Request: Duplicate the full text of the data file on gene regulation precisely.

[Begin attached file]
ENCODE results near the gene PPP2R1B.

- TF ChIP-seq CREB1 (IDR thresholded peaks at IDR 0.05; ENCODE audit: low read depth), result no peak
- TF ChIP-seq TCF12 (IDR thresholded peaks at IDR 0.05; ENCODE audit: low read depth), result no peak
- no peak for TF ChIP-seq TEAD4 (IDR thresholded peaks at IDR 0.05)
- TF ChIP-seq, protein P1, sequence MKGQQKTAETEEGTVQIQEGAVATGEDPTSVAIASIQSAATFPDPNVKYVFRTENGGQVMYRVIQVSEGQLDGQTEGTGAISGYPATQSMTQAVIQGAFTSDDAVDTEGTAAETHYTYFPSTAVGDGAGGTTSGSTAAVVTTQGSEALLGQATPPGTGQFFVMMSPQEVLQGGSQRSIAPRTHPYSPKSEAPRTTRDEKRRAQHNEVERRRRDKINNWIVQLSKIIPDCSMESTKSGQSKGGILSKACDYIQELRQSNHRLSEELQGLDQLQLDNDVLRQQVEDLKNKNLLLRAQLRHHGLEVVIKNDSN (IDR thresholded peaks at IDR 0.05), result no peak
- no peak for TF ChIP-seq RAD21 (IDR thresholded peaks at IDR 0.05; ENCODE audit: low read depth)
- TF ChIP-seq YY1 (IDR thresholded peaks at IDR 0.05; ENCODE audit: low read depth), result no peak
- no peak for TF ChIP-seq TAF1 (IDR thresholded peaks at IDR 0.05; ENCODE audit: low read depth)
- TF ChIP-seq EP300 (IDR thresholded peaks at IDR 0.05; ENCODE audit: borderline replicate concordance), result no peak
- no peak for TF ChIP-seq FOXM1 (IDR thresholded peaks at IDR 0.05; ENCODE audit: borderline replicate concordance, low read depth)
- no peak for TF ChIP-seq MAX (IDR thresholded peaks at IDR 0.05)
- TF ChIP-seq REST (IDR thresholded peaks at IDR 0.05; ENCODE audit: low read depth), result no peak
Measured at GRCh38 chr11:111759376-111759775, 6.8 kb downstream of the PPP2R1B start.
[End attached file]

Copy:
ENCODE results near the gene PPP2R1B.

- TF ChIP-seq CREB1 (IDR thresholded peaks at IDR 0.05; ENCODE audit: low read depth), result no peak
- TF ChIP-seq TCF12 (IDR thresholded peaks at IDR 0.05; ENCODE audit: low read depth), result no peak
- no peak for TF ChIP-seq TEAD4 (IDR thresholded peaks at IDR 0.05)
- TF ChIP-seq, protein P1, sequence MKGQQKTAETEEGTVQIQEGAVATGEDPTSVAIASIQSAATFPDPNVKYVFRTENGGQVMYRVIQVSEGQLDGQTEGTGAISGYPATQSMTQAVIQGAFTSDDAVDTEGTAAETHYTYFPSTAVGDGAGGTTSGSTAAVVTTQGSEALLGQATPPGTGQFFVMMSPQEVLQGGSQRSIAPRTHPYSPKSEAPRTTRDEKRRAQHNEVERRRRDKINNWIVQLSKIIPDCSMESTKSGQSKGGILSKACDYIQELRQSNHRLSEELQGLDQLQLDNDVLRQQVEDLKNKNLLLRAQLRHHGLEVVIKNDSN (IDR thresholded peaks at IDR 0.05), result no peak
- no peak for TF ChIP-seq RAD21 (IDR thresholded peaks at IDR 0.05; ENCODE audit: low read depth)
- TF ChIP-seq YY1 (IDR thresholded peaks at IDR 0.05; ENCODE audit: low read depth), result no peak
- no peak for TF ChIP-seq TAF1 (IDR thresholded peaks at IDR 0.05; ENCODE audit: low read depth)
- TF ChIP-seq EP300 (IDR thresholded peaks at IDR 0.05; ENCODE audit: borderline replicate concordance), result no peak
- no peak for TF ChIP-seq FOXM1 (IDR thresholded peaks at IDR 0.05; ENCODE audit: borderline replicate concordance, low read depth)
- no peak for TF ChIP-seq MAX (IDR thresholded peaks at IDR 0.05)
- TF ChIP-seq REST (IDR thresholded peaks at IDR 0.05; ENCODE audit: low read depth), result no peak
Measured at GRCh38 chr11:111759376-111759775, 6.8 kb downstream of the PPP2R1B start.